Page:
Having lived among humans for many years, I can confidently state that I prefer the society of women. Not because I fancy them, of course, although the ones who don’t shave their legs might confuse a randy gorilla on a dark night. What’s interesting about the human female is her susceptibility to language: a well-chosen phrase can have a profound effect on her mood. Female gorillas are splendid creatures in many ways, but they are utterly lacking in this kind of subtlety. To get in their good books, you’ve just got to feed them, groom them and protect them. Telling a female gorilla what beautiful dark eyes she has – or complimenting her on her new hairstyle – won’t inspire anything more than an impatient sucking of the teeth.
This is where the human male often comes unstuck. His natural instinct is to give a woman what a female gorilla wants and leave it at that. The problem is that most women need to be in the right frame of mind before they are ready to play the part of Mrs Gorilla. And getting them into a suitable mental state requires patience, attentiveness and the ability to express an apt sentiment at the correct moment. It follows that men who have these skills are highly prized – and often adored – by the gentler sex. The most famous historical example is probably Casanova, but unfortunately we have no record of what the great Chevalier actually said to his paramours. The man whose technique I admire the most is Butch Cassidy, as played by the smooth-talking Paul Newman.
Back in my circus days, I once saw a slender young woman sobbing alone outside the big tent. She had been watching the show with her boyfriend, but had refused to leave with him after they had quarrelled. Taking pity on the chit, I offered to take her for a ride on the bicycle I had used in my act. This idea made her chuckle, and a few minutes later we were wheeling around the circus tent, she perched on the handlebars like Etta, me peddling away like Butch. She giggled with pleasure as the breeze blew through her tousled hair, and shrieked with excitement as we banked around the tighter bends. No one was singing Raindrops Keep Falling on My Head, but the mood of the occasion was very much in keeping with the original soundtrack.
She was flushed with delight when we had finished our little jaunt, all traces of her earlier tears having vanished entirely. I then escorted her to the bus stop. On our way there she asked me an unusual question:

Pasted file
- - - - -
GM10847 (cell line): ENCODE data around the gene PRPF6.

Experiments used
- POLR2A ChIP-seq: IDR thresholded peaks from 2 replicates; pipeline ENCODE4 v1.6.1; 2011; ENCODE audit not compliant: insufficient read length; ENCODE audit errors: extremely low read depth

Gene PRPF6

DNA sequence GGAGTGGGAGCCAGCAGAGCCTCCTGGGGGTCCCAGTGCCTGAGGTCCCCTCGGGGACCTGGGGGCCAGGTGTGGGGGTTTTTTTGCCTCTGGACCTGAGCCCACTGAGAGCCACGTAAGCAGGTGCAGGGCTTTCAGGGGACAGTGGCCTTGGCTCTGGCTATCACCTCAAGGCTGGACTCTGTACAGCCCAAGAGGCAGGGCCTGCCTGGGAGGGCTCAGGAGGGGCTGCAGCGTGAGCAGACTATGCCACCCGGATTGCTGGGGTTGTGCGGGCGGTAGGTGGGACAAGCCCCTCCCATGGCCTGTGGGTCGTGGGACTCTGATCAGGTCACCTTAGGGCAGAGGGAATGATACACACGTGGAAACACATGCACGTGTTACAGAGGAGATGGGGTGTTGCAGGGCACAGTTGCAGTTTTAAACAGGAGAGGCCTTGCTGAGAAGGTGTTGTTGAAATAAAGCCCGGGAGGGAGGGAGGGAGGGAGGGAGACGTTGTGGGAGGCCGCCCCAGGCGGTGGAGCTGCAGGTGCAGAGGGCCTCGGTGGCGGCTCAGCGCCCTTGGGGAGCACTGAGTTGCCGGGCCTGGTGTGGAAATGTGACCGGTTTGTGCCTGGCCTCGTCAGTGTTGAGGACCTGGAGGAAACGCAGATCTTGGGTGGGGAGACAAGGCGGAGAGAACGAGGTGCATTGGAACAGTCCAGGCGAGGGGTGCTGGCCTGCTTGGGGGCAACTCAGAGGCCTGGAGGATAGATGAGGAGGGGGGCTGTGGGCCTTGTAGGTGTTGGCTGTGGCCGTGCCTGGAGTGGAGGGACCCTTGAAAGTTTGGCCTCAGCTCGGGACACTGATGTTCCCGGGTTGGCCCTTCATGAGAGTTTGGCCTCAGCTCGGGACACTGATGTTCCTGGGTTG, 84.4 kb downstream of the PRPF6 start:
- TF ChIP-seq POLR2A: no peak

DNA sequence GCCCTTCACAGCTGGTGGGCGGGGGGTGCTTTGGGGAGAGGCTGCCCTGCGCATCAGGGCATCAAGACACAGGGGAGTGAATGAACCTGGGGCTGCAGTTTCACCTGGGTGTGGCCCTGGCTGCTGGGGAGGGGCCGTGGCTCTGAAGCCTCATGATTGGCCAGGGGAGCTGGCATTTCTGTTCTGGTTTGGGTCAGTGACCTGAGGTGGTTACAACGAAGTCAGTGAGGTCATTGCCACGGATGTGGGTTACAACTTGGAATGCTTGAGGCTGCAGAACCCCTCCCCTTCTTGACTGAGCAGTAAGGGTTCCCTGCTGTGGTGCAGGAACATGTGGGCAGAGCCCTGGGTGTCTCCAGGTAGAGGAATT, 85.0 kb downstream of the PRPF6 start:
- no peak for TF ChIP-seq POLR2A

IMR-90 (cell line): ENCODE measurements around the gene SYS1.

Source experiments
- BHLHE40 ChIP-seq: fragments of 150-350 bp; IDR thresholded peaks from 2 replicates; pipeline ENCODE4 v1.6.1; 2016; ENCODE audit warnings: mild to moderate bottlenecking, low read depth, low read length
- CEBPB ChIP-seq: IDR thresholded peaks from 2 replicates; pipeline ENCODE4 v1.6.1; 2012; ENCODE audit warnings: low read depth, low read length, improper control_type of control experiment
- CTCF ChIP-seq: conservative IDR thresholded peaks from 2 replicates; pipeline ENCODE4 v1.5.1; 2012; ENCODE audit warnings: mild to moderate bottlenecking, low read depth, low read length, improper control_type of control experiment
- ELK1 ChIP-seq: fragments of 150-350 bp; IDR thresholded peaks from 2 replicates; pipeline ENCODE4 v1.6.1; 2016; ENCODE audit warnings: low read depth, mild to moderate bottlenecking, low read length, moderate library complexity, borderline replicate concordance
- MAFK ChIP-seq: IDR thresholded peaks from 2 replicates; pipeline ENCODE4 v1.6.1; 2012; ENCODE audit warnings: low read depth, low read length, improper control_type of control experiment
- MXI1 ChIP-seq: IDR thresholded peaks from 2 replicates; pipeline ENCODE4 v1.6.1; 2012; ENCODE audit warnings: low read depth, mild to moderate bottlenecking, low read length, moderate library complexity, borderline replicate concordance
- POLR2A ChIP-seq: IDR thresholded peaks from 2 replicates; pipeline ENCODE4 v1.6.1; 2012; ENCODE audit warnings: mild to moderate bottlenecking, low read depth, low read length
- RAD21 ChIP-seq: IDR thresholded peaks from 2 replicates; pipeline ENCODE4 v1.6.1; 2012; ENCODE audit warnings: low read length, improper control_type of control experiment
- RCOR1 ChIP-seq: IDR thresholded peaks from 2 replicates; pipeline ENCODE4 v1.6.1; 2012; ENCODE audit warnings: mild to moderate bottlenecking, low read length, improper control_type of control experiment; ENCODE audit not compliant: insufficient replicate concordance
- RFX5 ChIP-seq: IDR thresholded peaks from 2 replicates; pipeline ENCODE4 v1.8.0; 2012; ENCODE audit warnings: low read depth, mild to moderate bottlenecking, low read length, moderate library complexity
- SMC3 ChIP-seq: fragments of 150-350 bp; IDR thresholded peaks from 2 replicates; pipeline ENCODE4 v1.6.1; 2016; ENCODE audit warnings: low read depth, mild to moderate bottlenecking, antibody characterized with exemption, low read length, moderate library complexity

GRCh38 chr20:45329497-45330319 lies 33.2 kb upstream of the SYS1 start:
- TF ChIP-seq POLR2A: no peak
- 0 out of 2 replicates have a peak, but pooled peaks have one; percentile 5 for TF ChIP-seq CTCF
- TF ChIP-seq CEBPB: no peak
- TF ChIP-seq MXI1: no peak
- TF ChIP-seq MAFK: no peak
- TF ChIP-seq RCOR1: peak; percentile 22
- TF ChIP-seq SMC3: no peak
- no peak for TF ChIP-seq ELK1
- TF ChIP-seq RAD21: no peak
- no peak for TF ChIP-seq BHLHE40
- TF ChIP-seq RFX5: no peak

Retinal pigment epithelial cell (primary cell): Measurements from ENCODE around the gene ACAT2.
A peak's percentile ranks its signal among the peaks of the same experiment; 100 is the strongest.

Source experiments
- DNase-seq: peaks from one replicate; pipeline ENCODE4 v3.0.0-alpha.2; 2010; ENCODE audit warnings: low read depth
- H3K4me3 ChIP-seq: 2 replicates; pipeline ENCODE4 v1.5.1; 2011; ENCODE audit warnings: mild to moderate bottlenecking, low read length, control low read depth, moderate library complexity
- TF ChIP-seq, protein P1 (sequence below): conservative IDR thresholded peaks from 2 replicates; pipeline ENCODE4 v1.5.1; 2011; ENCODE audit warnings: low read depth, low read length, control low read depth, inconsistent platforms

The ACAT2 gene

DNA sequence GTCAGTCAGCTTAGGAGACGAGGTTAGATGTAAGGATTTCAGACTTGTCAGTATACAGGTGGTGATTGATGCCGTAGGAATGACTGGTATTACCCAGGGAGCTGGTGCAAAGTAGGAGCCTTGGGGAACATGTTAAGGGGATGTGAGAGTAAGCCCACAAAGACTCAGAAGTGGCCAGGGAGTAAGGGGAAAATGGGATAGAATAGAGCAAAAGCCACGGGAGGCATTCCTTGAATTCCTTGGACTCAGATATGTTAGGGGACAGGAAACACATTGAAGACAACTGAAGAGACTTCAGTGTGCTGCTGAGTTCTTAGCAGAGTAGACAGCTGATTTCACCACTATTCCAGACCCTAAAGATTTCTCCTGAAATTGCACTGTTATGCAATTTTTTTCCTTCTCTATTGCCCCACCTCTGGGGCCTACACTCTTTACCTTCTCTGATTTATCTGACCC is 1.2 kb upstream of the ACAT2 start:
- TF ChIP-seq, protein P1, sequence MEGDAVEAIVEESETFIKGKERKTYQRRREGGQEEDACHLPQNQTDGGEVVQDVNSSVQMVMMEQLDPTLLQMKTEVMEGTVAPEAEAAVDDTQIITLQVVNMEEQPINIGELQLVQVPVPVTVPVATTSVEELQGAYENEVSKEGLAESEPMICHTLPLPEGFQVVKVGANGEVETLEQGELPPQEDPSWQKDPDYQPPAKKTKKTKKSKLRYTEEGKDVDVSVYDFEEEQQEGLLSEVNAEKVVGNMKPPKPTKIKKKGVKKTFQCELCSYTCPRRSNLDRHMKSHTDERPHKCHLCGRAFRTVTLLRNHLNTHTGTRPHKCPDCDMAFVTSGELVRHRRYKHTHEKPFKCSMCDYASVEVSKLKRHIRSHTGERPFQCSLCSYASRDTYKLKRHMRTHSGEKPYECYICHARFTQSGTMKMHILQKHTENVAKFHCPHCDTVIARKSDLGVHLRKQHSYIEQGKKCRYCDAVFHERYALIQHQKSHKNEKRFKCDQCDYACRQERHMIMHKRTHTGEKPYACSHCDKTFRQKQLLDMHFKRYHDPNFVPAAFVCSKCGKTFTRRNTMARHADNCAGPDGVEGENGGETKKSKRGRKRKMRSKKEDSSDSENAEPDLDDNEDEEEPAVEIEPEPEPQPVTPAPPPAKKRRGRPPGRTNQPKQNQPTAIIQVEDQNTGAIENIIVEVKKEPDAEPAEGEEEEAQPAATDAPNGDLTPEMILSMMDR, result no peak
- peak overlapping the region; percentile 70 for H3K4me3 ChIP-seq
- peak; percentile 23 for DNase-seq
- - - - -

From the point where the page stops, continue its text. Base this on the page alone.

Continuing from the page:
“If I were a gorilla, would you want me to be your mate?”
I could have said that she’d be welcome to join my harem, but I sensed this wouldn’t quite capture the spirit of the moment. A dose of the old Butch Cassidy charm was clearly in order.
“When we were riding together on my bicycle you were my mate,” I replied. “That’s as good as being married in the Congo.”
I am pleased to say that this remark went down well. In fact, she took a leaf out of Etta’s book by giving me a hug. As far as hugs go, I’d have to say it was nowhere near as tight or as warm as the embraces I have since received from female gorillas. Yet I savoured the very softness of it, which made me feel like a giant fur coat wrapping itself around a helpless faun.
Just then, a young man drove up to us on a motorbike. He got off his machine and removed his helmet, to reveal a rather bovine countenance. He was a big, strapping fellow – and he also happened to be the boyfriend of the young woman who had just been cuddling me.
“What d’yer think you’re doing?” he snarled in what I later learned was a “Brummie” accent.
I responded to this remark with the same light-hearted quip that Butch Cassidy had used to defuse a similar situation.
“Stealing your woman,” I said nonchalantly.
Unfortunately, he did not reply “Take her, take her” in the manner of the Sundance Kid. Apparently they don’t watch westerns in Birmingham. Instead he emitted a war cry, which sounded rather like “Gerrafuggoff!”, and charged like a bull. His girlfriend tried to obstruct him, beseeching him to be reasonable, but he shook her off and launched himself straight at my midriff. I got down on all fours before he arrived and lifted him off the ground as he stumbled over my shoulder. I then did my best to subdue him as he struggled in my grasp, while his girlfriend swore lustily at the pair of us.
“For God's sake, man, I was joking!” I bellowed. “You can’t be jealous of a gorilla!”
These remarks seemed to calm him, so I let him down. His girlfriend then rushed into his arms and caressed him passionately, obviously greatly moved by his reckless courage on her behalf. After she had explained that I had only been helping her when she was alone, he offered me a sheepish apology and thanked me for looking after “me wench”. The couple made their goodbyes and screeched off together on the motorbike. I went back to my trailer and pondered over these events while relaxing in my armchair.
“Well, Bananas,” I sighed to myself wistfully, “you do all the hard work in comforting the girl and she still rides off with her biker boyfriend!” I shook my head and clicked my tongue – and then laughed myself silly.
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